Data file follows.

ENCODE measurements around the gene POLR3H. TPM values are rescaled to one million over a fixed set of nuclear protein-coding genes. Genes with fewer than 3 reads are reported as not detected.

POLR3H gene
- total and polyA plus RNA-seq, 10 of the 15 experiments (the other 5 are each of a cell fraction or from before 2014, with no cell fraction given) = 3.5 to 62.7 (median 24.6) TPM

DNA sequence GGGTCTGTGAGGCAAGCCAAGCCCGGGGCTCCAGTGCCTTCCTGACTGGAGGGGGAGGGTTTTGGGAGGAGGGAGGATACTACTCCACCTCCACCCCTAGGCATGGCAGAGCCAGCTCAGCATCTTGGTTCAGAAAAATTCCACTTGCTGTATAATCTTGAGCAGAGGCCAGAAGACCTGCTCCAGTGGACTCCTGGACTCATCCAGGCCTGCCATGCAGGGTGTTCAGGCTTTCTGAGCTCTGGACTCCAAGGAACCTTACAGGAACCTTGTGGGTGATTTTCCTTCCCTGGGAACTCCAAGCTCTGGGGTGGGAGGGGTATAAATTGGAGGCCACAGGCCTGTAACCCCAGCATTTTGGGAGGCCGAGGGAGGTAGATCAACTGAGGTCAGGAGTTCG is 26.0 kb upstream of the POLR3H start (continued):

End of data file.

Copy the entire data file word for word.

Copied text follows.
ENCODE measurements around the gene POLR3H. TPM values are rescaled to one million over a fixed set of nuclear protein-coding genes. Genes with fewer than 3 reads are reported as not detected.

POLR3H gene
- total and polyA plus RNA-seq, 10 of the 15 experiments (the other 5 are each of a cell fraction or from before 2014, with no cell fraction given) = 3.5 to 62.7 (median 24.6) TPM

DNA sequence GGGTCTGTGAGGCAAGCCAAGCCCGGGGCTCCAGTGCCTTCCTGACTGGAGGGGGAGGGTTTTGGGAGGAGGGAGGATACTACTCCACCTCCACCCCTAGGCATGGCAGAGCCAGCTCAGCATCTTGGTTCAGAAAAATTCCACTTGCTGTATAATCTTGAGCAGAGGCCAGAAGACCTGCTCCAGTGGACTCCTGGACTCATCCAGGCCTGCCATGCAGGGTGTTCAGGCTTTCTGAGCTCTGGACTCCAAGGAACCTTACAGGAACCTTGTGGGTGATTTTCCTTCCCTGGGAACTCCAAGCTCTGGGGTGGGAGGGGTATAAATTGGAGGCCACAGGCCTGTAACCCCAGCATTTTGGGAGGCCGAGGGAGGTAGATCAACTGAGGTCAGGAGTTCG is 26.0 kb upstream of the POLR3H start (continued):